Historically, a key assumption was that the future flow of the Potomac River will mirror the hydraulic conditions for the past 79 years. If hydraulic conditions are changing or a 79 year period is inadequate to predict the possible extent of droughts, this could impact the availability of water. So, a couple of years ago the ICPRB engaged a study that created a model for various climate scenarios of water supply availability from Potomac Watershed to determine if the water supply would be adequate to serve the population. They used this model to examine the water supply adequacy of the current study.
The ICPRB found that the existing water supplies can meet demands of the forecasted population levels through the Year 2035, by implementing mandatory water restrictions during severe droughts. However, as the population and water demand continue to grow in the last five years of the projection period, the water supply is no longer certain. As the population continues to grow beyond 2035 forecast levels, the current supply system including the Potomac River and all current and planned reservoirs and water storage would not be adequate to supply all needs during a severe drought made worse by increased temperatures. The models showed that even with more stringent use restrictions, some of the reservoirs could be exhausted and the Potomac River water supply would still not meet total demand. The modeling showed that during a severe 2040 drought the flow of the Potomac River could drop below the environmental flow guideline of 100 million gallons per day (mgd) to prevent water supply failure even after using all the reservoirs to supplement flow and implementing water use restrictions.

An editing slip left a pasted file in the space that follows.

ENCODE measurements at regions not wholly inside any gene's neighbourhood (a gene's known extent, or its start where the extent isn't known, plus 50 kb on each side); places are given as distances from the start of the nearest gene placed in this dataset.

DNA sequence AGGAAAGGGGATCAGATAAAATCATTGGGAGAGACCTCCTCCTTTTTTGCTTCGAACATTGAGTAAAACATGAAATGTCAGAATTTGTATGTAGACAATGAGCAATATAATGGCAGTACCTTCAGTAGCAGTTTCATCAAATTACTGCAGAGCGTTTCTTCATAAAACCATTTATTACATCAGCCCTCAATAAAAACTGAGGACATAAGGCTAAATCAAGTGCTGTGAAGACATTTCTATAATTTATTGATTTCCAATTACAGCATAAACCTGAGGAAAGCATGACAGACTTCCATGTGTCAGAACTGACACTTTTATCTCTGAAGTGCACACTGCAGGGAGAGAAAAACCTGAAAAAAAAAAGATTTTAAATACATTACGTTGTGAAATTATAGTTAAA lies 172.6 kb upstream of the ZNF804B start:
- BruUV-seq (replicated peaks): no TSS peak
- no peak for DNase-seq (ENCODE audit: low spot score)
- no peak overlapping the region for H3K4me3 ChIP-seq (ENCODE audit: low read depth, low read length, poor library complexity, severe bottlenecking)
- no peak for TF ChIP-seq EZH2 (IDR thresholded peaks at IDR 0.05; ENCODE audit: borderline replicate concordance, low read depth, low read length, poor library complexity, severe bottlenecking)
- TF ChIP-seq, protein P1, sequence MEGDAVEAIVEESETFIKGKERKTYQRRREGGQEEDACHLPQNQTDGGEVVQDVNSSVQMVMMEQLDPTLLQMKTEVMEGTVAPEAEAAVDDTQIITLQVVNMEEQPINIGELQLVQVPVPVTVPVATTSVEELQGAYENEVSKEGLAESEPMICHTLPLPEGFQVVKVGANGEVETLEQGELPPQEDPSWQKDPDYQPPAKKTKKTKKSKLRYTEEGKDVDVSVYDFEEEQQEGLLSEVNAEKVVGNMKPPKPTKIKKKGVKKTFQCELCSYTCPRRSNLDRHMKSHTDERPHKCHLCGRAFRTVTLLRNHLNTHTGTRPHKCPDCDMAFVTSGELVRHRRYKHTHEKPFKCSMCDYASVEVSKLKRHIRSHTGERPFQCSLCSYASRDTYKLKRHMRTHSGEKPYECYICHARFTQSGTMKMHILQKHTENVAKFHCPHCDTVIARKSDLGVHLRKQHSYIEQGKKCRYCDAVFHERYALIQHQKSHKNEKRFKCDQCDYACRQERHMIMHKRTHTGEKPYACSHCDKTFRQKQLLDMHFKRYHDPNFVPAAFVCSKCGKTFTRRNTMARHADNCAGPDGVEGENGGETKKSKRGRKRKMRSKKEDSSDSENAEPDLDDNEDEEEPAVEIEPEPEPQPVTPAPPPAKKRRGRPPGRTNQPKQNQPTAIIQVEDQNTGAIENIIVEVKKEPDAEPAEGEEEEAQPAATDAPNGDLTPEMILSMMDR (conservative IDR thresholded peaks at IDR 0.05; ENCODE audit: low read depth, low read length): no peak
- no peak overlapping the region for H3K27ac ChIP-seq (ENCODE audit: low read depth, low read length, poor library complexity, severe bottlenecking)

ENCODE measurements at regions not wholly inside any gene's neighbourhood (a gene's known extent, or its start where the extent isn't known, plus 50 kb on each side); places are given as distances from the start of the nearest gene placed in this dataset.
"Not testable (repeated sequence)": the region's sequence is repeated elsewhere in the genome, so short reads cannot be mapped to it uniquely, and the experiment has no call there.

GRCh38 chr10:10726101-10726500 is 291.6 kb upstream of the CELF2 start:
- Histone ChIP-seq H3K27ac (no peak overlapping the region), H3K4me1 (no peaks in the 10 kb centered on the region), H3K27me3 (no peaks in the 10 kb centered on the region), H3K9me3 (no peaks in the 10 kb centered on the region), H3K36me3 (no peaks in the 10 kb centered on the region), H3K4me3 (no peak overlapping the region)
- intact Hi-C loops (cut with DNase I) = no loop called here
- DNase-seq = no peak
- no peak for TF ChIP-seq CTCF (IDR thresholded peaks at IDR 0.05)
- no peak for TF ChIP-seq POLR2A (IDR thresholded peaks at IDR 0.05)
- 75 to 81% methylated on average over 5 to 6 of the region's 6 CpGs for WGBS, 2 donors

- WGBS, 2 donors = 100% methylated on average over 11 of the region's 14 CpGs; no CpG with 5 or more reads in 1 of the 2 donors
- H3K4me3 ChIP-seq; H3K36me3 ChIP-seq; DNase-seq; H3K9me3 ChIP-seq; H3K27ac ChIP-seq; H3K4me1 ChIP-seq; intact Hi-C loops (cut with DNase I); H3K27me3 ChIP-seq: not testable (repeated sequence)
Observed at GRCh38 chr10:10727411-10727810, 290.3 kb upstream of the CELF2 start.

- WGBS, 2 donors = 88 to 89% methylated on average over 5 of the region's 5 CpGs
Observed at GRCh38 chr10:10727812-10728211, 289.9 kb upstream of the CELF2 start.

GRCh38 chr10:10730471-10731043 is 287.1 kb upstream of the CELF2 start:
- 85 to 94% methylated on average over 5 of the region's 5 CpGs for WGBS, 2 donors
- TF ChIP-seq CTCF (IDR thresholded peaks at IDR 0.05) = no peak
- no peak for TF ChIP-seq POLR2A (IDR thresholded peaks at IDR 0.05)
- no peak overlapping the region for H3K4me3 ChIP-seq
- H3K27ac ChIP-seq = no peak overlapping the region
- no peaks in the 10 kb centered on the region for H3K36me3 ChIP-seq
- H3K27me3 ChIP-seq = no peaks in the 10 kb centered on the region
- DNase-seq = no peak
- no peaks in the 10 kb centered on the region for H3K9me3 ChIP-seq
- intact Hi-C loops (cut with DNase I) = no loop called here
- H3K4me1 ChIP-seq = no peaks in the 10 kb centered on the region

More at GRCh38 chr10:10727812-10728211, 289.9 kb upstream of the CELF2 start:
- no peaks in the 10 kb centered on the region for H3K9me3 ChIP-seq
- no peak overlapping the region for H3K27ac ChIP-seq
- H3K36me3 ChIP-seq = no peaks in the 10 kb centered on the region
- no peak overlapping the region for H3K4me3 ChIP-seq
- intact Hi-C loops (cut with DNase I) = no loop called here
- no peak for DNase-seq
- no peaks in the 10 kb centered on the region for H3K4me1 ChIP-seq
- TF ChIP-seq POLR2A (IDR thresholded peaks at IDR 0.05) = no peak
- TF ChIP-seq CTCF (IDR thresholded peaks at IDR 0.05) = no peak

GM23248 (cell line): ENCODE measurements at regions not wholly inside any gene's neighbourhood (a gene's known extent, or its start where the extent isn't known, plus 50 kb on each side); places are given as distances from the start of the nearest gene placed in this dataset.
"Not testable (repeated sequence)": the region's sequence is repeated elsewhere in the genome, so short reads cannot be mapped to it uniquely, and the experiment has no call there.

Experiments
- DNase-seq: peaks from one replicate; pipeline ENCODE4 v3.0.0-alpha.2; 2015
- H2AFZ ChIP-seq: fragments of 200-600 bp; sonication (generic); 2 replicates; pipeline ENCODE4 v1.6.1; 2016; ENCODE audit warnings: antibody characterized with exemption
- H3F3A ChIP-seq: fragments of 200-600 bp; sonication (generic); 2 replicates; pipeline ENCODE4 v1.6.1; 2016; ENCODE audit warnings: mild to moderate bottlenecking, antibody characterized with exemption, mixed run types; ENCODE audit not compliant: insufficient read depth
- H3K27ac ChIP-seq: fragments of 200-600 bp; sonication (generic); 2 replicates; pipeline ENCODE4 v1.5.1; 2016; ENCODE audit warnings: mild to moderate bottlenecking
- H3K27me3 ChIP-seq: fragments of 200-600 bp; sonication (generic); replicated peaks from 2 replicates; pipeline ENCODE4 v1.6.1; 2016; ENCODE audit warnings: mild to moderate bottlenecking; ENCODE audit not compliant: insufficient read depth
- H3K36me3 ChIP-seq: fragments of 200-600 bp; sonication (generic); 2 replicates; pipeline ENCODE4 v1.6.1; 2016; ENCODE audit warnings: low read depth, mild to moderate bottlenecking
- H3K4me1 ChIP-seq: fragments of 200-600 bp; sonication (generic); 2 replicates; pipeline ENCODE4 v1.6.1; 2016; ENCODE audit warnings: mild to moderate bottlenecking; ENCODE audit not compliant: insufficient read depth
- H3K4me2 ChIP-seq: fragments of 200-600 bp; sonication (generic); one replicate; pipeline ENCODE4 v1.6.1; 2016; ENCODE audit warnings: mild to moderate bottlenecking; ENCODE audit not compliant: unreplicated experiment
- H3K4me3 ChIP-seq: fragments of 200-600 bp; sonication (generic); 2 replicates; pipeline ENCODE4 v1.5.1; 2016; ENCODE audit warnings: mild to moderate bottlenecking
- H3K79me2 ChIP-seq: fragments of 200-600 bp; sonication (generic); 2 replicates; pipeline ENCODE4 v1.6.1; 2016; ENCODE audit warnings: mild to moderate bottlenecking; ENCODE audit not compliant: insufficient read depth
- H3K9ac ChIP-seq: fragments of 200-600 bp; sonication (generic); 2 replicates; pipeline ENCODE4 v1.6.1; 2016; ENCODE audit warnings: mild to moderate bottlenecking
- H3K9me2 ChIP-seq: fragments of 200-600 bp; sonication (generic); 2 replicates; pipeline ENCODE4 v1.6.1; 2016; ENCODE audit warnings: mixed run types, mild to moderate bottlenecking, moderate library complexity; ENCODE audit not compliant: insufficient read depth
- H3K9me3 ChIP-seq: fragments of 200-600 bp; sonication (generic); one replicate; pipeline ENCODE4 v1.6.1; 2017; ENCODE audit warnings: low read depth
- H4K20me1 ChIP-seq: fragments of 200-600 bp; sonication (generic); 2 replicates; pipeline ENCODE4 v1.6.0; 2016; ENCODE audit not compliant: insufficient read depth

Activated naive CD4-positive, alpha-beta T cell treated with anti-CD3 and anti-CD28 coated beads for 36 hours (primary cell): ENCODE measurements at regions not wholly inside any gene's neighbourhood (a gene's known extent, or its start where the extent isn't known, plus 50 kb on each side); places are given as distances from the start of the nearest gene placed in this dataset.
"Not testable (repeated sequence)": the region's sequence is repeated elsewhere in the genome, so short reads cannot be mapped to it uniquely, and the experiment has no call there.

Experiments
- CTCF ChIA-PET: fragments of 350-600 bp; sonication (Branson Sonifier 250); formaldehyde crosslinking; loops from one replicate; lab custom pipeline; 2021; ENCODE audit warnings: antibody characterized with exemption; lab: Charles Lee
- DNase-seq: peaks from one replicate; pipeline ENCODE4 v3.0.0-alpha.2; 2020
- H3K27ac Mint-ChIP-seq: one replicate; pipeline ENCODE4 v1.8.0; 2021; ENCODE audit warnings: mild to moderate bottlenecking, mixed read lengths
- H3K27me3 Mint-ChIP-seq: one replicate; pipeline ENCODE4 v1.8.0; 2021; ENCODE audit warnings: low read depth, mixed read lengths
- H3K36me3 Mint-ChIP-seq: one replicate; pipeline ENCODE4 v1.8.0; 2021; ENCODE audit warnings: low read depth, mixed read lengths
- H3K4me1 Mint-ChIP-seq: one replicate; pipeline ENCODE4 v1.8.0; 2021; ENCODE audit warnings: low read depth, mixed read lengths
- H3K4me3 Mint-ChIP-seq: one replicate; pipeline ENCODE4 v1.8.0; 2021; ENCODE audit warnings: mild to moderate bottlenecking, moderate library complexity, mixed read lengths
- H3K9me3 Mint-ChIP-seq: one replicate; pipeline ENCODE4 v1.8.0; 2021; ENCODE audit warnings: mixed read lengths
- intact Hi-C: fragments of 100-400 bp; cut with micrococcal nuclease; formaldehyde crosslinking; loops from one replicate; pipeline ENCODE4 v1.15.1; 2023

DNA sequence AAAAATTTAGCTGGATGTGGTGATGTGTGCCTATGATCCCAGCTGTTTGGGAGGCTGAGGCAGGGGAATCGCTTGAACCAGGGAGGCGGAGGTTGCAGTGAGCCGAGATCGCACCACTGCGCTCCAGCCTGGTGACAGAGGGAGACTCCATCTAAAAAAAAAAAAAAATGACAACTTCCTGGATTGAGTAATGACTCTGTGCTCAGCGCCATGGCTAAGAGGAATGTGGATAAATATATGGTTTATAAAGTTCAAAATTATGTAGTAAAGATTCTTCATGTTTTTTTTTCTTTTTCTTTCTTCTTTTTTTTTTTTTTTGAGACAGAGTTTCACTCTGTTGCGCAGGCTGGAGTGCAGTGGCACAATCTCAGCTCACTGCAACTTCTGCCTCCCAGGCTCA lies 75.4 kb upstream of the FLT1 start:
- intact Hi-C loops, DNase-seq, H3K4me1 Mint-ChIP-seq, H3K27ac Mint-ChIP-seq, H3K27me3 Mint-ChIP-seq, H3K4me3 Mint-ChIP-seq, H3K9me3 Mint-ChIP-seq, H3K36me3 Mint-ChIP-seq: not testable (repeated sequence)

Opposition to constructing reservoirs the late 1970s, lead to the research at Johns Hopkins University that developed the cooperative water management system used today for the Potomac. This research indicated that the management of Jennings Randolph Reservoir in coordination with the existing Occoquan and Patuxent reservoirs could meet the region’s projected demand and maintain adequate flow in the Potomac River through about 2020. That proved a successful plan, but it will not carry the region indefinitely. ICPRB recommends that it is time to beginning planning additional water storage facilities now before they are needed.